About the Project
The Internship Project is an endeavor of the Vermont Nurses In Partnership (VNIP), a not-for-profit nurse leadership coalition that institutes resources for supporting the developing nurse. The programs developed by VNIP promote a workplace culture of nurture, support and professional growth for novice nurses or those in transition to a new specialty. VNIP includes nurse leaders from academia, regulation and various practice settings. The collaboration has grown from the initial 45 Vermont-based members, to a coalition of over 300 nurse leaders from across the nation and around the world. These proactive healthcare leaders provide the intellectual resources that allow us to develop and deliver intern, orientee, and preceptor development programs.
Unique aspects of the project include:
- Establishment of a statewide, standardized approach to preceptor development and support
- Preceptor development that is applicable for a broad audience of direct care providers
- An internship model suitable for multiple healthcare agencies instead of a single site or system
- A research and theory based model that is being adapted to community health settings and a variety of disciplines
To create a formal and sustainable nurse internship program that provides the clinical experience necessary to support the novice's entry into practice, their growth along the continuum of expertise, and their professional practice within the complex and demanding field of healthcare.
The Vermont Board of Nursing, Schools of Nursing, and practice sites work in a collaborative, statewide, partnership to maintain a nationally recognized Nurse Internship Program. The internship is available in multiple settings and supports the transition from new graduate nurse to a self confident, adaptable, and independent professional.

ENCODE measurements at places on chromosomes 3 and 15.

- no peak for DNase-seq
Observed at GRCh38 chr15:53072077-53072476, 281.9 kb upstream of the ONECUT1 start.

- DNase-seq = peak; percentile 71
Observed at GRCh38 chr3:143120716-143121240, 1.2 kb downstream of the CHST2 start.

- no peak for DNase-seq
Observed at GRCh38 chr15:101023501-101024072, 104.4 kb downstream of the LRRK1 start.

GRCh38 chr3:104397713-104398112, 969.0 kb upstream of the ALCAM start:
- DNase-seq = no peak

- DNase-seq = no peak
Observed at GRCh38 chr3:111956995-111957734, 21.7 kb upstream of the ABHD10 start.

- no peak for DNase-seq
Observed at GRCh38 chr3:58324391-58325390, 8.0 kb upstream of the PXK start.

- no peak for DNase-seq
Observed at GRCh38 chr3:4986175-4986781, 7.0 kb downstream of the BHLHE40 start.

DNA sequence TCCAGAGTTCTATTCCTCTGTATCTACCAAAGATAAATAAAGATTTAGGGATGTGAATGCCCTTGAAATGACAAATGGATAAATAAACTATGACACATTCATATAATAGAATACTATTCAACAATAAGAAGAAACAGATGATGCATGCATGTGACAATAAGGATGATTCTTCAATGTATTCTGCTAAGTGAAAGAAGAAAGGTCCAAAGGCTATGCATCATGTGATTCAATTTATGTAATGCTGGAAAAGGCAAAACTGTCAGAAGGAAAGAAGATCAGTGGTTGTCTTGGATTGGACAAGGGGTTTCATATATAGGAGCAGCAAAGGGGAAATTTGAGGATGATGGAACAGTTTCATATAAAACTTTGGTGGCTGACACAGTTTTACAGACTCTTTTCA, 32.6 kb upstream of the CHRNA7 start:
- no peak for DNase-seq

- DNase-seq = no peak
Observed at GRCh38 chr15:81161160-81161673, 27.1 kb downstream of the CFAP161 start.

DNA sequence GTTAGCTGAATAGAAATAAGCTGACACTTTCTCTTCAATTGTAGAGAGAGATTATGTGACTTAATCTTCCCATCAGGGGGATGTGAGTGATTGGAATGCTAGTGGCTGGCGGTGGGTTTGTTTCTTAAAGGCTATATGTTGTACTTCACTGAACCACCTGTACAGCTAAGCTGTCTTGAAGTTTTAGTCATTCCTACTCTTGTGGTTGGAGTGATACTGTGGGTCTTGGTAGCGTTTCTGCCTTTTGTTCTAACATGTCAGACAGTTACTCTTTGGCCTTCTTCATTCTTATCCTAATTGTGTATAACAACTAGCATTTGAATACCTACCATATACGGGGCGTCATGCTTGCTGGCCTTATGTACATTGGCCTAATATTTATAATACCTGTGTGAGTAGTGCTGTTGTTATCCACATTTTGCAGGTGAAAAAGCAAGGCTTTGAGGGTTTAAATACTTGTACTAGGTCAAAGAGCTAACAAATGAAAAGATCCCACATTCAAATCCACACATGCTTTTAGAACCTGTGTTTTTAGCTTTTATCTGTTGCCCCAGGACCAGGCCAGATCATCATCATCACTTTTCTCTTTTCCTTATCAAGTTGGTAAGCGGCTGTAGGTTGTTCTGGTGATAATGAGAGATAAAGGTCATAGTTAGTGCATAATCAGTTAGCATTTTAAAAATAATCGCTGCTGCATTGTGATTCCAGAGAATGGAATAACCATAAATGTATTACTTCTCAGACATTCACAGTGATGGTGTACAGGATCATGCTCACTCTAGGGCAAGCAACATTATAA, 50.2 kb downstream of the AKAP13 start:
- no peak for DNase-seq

Model development and implementation
Roles and responsibilities required to support the model
Bibliography and Resource list
The Vermont Nurse Internship Project (VNIP) is a healthy workplace strategy that has proven its worth. It is a project that was undertaken in response to the looming staffing issues identified in 1999 by the Vermont Organization of Nurse Leaders (VONL). VONL partnered with the Vermont Association of Hospitals and Health Systems (VAHHS) to commission research on nursing workforce issues specific to Vermont. The resulting report, the Vermont Nursing Report became the basis for further collaborative work and then strategic planning relating to the pending workforce crisis. Six (6) strategic goals for dealing with the crisis were identified in VONL - Current State of Nursing in Vermont.
Two of these goals became the focus of the internship project:
- Create a formal nursing internship program that provides adequate practical clinical experience for novice nurses to function at a competent level when they enter the work force. This would force a marriage of schools of nursing and fields of practice that could strengthen both institutions, while promoting the preparation of nurses able to handle the currently complex and demanding field of health care.
- Expand clinical opportunities for students by increasing the use of clinical staff as preceptors in specialty areas.
Grant funding was obtained to support a half time Director’s position to lead development and implementation of the model/project, and the Vermont Nurse Internship Project (VNIP) was established.